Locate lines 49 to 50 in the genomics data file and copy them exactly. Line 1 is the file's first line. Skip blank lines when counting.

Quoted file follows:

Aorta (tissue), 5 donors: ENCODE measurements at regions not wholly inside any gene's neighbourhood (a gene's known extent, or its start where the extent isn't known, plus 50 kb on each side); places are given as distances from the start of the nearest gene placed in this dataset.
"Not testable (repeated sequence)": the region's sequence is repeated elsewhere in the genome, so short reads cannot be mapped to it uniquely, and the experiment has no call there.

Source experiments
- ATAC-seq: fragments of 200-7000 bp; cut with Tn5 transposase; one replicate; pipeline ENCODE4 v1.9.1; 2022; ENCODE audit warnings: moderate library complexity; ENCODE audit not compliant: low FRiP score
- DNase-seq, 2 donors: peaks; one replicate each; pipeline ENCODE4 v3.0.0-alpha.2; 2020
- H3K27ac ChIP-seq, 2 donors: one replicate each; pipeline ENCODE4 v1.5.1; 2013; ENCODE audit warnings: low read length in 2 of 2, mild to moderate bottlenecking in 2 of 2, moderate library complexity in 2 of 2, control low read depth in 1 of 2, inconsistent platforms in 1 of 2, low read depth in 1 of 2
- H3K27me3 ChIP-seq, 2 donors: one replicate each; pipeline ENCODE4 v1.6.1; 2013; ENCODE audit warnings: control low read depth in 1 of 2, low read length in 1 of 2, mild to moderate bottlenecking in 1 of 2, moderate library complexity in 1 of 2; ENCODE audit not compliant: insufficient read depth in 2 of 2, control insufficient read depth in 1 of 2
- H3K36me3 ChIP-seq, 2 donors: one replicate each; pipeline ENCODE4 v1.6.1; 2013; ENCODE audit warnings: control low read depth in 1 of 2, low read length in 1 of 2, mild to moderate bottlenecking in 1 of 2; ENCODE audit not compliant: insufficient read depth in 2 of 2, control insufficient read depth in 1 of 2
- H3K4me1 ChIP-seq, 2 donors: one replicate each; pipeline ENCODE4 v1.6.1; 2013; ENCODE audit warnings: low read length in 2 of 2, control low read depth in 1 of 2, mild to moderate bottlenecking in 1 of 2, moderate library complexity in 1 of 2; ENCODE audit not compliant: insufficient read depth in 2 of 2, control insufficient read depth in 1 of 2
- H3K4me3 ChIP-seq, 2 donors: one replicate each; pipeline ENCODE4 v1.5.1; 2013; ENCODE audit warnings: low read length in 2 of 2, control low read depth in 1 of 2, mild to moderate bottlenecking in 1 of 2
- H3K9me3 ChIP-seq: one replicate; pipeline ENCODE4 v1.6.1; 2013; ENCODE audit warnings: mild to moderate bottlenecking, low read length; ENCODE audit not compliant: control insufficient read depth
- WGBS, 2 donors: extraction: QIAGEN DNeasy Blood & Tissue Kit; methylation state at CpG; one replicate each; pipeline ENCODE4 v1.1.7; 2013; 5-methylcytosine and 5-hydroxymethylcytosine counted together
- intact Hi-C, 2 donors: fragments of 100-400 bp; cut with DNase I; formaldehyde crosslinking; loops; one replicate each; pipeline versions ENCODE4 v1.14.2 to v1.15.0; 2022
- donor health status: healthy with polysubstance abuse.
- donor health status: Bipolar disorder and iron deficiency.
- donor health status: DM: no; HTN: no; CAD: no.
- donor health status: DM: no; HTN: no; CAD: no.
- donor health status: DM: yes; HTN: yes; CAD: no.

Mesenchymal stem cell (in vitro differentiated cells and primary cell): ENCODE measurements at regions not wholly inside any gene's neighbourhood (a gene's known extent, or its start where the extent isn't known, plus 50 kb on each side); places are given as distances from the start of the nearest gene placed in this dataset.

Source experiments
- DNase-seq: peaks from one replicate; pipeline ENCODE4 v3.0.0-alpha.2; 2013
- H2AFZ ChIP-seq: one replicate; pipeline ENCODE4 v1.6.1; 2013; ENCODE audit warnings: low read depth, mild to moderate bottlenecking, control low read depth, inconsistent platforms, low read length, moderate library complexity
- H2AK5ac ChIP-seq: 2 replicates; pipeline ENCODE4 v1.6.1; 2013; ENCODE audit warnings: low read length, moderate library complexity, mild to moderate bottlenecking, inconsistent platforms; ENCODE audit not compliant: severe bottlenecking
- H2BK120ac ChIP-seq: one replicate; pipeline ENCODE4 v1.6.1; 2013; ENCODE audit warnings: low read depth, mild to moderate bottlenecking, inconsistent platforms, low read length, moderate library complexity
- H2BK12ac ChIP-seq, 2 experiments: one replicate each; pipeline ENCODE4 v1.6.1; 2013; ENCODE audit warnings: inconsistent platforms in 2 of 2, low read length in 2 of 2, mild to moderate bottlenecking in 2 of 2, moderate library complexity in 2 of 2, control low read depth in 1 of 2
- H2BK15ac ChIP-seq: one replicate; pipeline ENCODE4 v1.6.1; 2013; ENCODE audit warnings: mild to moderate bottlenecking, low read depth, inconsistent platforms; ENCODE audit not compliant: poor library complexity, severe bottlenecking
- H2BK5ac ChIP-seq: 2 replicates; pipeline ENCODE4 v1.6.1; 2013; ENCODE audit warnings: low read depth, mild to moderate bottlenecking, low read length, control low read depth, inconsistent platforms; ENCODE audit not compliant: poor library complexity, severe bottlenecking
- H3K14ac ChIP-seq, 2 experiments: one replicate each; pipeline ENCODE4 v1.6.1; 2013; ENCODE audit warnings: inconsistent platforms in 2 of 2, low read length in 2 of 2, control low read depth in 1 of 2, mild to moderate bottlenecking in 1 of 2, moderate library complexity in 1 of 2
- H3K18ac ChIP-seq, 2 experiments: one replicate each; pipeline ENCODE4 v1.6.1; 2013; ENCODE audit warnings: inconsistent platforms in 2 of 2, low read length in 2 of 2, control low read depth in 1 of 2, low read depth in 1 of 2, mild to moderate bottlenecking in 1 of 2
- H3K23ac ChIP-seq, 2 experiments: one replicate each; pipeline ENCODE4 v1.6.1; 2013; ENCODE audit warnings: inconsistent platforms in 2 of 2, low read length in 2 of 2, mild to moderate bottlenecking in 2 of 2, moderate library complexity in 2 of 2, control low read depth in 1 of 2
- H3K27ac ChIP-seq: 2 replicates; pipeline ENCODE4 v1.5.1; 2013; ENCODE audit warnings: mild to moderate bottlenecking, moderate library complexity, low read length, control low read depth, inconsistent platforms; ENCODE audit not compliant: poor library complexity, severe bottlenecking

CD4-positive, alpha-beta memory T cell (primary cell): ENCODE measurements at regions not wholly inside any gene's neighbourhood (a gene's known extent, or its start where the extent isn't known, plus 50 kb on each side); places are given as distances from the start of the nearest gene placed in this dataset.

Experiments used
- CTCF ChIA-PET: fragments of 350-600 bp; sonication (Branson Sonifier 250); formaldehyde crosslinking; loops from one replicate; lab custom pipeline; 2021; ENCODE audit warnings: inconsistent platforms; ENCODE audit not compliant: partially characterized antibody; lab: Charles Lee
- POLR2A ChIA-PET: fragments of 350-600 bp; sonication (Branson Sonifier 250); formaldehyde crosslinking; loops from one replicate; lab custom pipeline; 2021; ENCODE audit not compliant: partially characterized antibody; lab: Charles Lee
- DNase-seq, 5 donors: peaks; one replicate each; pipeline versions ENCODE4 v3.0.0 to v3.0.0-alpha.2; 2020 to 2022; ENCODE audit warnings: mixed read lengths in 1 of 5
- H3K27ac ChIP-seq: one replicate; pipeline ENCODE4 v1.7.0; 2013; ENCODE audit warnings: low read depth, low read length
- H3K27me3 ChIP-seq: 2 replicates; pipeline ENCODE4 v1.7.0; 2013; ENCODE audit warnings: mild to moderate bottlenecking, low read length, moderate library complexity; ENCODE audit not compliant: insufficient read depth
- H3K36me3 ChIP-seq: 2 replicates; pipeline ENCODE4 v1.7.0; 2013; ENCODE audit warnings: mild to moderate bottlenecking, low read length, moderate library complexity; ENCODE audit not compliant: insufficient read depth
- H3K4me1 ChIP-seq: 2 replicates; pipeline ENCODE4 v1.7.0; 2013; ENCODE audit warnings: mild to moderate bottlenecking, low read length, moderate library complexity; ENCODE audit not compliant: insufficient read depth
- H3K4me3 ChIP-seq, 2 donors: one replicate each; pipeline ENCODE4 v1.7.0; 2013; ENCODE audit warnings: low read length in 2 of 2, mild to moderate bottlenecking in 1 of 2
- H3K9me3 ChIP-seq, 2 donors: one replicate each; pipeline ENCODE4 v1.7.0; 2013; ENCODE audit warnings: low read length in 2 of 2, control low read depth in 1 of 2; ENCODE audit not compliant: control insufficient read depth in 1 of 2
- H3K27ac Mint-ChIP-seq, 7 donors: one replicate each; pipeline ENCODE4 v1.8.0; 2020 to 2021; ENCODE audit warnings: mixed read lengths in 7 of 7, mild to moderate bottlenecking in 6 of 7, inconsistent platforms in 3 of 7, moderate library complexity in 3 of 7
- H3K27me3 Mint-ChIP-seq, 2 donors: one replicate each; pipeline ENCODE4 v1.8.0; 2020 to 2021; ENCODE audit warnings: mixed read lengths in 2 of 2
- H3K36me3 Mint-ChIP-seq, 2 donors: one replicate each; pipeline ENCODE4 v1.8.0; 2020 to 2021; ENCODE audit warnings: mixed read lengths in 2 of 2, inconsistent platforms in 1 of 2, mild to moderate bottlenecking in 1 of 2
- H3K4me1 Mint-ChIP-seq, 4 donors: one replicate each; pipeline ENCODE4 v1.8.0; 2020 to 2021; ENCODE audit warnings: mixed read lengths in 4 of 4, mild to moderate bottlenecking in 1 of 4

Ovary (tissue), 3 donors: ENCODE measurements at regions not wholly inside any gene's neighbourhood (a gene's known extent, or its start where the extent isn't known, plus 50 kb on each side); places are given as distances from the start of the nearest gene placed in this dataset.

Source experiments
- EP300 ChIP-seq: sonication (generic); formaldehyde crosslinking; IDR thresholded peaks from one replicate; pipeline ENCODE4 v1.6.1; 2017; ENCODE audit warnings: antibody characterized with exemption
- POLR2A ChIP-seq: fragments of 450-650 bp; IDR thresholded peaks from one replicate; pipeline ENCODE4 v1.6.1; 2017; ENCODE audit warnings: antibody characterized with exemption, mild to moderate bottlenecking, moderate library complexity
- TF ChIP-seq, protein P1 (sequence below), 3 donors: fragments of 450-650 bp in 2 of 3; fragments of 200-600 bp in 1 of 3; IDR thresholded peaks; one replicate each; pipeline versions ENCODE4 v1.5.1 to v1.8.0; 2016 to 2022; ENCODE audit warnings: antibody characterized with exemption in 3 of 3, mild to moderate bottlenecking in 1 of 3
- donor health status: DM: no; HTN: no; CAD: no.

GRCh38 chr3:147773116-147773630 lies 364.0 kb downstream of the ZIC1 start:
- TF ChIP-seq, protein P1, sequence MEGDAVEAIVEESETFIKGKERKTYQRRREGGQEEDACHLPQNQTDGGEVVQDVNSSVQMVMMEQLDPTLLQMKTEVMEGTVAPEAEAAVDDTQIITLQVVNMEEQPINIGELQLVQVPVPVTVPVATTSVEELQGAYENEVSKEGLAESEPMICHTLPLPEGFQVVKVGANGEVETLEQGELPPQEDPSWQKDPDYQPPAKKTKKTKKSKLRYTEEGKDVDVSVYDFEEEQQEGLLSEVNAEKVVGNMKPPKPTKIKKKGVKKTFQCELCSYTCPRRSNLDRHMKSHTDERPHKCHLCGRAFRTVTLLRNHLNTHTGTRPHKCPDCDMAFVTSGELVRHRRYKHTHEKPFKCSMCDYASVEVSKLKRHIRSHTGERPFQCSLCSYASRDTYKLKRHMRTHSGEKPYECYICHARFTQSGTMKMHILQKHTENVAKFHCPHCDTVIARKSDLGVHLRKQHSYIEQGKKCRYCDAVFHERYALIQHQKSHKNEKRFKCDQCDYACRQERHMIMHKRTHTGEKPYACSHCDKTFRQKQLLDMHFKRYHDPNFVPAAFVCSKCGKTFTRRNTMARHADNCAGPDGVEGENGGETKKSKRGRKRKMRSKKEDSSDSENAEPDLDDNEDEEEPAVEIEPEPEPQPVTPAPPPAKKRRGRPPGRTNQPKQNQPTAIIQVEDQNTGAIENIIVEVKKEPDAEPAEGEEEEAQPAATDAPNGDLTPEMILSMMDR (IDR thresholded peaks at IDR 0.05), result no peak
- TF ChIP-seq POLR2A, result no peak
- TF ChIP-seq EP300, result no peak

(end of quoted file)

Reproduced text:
- EP300 ChIP-seq: sonication (generic); formaldehyde crosslinking; IDR thresholded peaks from one replicate; pipeline ENCODE4 v1.6.1; 2017; ENCODE audit warnings: antibody characterized with exemption
- POLR2A ChIP-seq: fragments of 450-650 bp; IDR thresholded peaks from one replicate; pipeline ENCODE4 v1.6.1; 2017; ENCODE audit warnings: antibody characterized with exemption, mild to moderate bottlenecking, moderate library complexity